Ah, deluxe editions. I do not, by any means, think they're inherently bad, but they can certainly enter murky territory with a quickness. Maybe even two quicknesses. Three might be pushing it, though. Sometimes, that means we end up getting lost in a snowblind forest of different versions, ala Assassin's Creed III, but others are a bit more cut-and-dry. Or at least, it seems that way on paper. And yet, even so, there's always reason to approach these things with caution. Case in point: SimCity's digital deluxe edition. It's got a small country's worth of bonuses themed after a few particularly large countries, but is it worth all the extra simoleons? Perhaps answers lie after the break.
Obviously, the likes of Big Ben and the Eiffel Tower would make for some pretty fine additions to any aspiring concrete jungle, but they're only the tip of the iceberg.
"Get three European city sets at a great value with the SimCity Digital Deluxe, available exclusively at Origin. Recreate a European inspired neighborhood in the center of your city! Place world renowned landmarks including the Eiffel Tower, Brandenburg Gate or Big Ben to help your tourism business in your city. Receive challenging missions, complete unique achievements and earn big bucks as waves of Sims visit the landmarks. Watch as the businesses, homes and vehicles around your landmarks start to take on the flavor, style, and architecture of those countries. The Digital Deluxe Edition also includes the SimCity Heroes and Villains set."
The aforementioned super heroes serve as a holdover from the less impressive limited edition, but everything else is digital deluxe specific.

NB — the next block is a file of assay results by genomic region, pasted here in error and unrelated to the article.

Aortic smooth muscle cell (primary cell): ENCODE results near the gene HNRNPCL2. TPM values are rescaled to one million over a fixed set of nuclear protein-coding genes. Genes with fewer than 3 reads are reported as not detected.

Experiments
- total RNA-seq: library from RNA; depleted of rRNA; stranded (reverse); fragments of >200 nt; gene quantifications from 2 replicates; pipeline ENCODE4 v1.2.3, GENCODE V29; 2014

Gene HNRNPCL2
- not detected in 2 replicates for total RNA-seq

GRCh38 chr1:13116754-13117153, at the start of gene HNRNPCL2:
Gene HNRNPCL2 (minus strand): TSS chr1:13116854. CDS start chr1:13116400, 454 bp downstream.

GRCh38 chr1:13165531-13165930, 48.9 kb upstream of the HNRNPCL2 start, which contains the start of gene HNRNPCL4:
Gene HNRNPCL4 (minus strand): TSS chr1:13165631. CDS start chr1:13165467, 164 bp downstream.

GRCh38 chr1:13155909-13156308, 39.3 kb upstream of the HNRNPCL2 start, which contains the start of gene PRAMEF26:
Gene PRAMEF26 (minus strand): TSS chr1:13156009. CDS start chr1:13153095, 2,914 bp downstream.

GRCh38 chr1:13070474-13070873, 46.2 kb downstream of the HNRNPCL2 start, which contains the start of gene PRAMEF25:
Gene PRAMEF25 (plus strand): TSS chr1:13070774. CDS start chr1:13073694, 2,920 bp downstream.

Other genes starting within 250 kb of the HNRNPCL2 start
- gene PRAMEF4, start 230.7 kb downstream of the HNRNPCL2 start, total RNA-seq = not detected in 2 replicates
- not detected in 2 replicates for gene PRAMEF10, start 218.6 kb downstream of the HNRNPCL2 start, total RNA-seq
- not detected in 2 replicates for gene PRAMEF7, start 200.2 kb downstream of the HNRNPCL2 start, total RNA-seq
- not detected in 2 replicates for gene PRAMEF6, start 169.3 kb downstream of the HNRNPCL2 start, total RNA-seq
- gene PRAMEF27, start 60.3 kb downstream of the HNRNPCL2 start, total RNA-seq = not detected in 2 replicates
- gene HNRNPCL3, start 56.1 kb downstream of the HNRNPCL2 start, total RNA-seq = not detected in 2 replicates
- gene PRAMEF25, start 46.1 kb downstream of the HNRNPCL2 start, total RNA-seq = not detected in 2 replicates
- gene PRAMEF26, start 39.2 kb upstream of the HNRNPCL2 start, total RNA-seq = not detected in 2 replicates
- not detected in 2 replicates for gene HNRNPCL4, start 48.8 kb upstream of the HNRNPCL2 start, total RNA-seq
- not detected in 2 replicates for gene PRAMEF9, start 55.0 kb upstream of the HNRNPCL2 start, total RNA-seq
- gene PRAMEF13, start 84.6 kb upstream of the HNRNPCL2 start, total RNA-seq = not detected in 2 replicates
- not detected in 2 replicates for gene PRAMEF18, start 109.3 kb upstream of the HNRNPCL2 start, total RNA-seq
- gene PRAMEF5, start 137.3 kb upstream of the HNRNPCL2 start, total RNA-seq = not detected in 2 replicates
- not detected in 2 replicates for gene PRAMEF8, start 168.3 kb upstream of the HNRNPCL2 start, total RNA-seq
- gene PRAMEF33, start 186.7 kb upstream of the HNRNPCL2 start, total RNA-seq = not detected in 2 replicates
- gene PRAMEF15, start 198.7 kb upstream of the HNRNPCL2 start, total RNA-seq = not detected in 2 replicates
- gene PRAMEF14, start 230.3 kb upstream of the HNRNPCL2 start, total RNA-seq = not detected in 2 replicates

The entire package will run you $80/£65, and that's one of many reasons I'm of multiple minds about this. On one hand, none of this content sounds particularly essential (not, like, say, the ability to construct larger cities or anything along those lines), so I don't think mayors with shallow pockets and emaciated piggy banks should feel particularly slighted. But the separation of these perks from other editions feels arbitrary at best, and honestly, are they worth an extra $20? I mean, I don't think I'd even give them a second glance if they were sold separately as DLC for that kind of money.
So really, what practical purpose does this edition serve? The way I see it, no one really wins. The bonuses don't seem strong enough to build EA a meticulously planned and maintained path into our wallets, but some fans may still feel like they're being coerced into spending extra for the "complete" package. So it doesn't strike me as an entirely "evil" deluxe version, but I wouldn't exactly call it good either.